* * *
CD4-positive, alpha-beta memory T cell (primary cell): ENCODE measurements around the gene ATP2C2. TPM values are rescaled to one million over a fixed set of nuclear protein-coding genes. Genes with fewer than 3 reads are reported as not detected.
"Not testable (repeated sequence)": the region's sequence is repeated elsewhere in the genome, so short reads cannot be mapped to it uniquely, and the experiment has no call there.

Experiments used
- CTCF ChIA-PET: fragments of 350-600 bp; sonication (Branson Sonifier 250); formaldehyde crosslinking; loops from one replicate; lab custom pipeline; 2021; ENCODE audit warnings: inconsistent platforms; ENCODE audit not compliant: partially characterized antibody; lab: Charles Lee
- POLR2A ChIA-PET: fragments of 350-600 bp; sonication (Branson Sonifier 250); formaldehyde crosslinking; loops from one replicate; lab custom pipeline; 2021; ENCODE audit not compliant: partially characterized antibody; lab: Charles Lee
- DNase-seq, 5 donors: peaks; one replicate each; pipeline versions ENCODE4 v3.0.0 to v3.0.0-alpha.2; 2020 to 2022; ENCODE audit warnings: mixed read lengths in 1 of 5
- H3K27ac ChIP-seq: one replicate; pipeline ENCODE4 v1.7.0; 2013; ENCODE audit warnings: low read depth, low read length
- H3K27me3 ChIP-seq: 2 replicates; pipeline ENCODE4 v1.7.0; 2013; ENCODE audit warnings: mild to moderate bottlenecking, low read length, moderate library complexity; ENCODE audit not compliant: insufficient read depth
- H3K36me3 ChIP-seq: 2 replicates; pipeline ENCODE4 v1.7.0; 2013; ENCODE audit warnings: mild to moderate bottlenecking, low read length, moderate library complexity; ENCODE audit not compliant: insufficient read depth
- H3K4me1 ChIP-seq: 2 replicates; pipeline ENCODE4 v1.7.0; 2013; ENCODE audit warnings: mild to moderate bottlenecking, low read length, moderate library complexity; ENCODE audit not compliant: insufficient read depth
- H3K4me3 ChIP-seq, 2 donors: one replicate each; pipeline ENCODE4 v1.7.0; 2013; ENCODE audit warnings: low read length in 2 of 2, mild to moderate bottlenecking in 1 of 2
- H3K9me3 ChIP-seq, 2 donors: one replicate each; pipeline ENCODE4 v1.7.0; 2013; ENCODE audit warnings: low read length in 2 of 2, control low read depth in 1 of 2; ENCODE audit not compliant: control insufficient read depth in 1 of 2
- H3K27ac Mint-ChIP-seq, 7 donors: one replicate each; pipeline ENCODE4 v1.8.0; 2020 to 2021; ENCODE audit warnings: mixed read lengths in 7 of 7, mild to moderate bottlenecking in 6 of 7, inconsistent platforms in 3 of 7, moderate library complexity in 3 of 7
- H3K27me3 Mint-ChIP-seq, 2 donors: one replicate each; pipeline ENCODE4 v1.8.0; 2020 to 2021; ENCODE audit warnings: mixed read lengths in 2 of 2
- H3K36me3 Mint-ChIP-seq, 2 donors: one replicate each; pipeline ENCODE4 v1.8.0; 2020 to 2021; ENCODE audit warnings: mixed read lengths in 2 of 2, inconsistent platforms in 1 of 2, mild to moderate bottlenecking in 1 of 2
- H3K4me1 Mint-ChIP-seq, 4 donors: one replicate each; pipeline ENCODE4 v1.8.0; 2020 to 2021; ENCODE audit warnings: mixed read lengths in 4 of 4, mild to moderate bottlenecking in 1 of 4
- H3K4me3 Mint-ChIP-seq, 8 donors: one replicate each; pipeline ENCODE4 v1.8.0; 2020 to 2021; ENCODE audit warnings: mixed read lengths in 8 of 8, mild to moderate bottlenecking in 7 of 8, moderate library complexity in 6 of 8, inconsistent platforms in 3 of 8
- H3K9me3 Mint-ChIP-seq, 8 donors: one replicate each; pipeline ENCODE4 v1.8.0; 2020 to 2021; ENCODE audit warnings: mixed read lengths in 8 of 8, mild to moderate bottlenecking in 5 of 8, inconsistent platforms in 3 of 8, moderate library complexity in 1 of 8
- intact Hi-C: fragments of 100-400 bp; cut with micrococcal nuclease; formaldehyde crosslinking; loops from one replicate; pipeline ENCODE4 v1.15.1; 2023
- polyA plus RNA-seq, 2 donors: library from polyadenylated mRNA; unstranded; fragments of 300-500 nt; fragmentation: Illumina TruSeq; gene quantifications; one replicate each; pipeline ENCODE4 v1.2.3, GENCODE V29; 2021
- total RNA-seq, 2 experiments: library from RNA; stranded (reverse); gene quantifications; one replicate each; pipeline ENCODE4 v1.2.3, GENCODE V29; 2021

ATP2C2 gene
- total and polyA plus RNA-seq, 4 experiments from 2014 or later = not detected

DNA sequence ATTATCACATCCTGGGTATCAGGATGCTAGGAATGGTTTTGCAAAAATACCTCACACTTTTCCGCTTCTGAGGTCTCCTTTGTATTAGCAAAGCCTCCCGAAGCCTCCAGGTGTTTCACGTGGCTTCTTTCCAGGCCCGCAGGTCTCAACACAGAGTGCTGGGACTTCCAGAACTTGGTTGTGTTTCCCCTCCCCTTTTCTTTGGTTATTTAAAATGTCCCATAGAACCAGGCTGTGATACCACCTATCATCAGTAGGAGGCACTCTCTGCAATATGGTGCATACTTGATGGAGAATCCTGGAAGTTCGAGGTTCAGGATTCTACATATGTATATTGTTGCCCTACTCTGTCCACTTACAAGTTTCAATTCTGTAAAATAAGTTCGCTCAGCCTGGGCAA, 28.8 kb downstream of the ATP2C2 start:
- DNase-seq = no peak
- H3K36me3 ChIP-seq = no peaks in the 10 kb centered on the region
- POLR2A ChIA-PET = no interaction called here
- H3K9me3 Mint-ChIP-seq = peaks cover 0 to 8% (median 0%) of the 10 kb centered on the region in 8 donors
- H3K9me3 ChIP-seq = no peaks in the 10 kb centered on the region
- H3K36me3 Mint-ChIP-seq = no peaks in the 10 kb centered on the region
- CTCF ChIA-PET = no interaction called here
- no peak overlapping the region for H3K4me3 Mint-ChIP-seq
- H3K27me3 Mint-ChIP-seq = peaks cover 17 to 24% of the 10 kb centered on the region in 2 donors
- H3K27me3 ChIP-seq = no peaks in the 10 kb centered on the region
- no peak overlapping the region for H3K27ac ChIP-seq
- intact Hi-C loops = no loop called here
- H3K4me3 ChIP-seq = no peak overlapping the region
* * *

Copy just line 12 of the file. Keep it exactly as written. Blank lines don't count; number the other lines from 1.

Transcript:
- H3K9me3 ChIP-seq, 2 donors: one replicate each; pipeline ENCODE4 v1.7.0; 2013; ENCODE audit warnings: low read length in 2 of 2, control low read depth in 1 of 2; ENCODE audit not compliant: control insufficient read depth in 1 of 2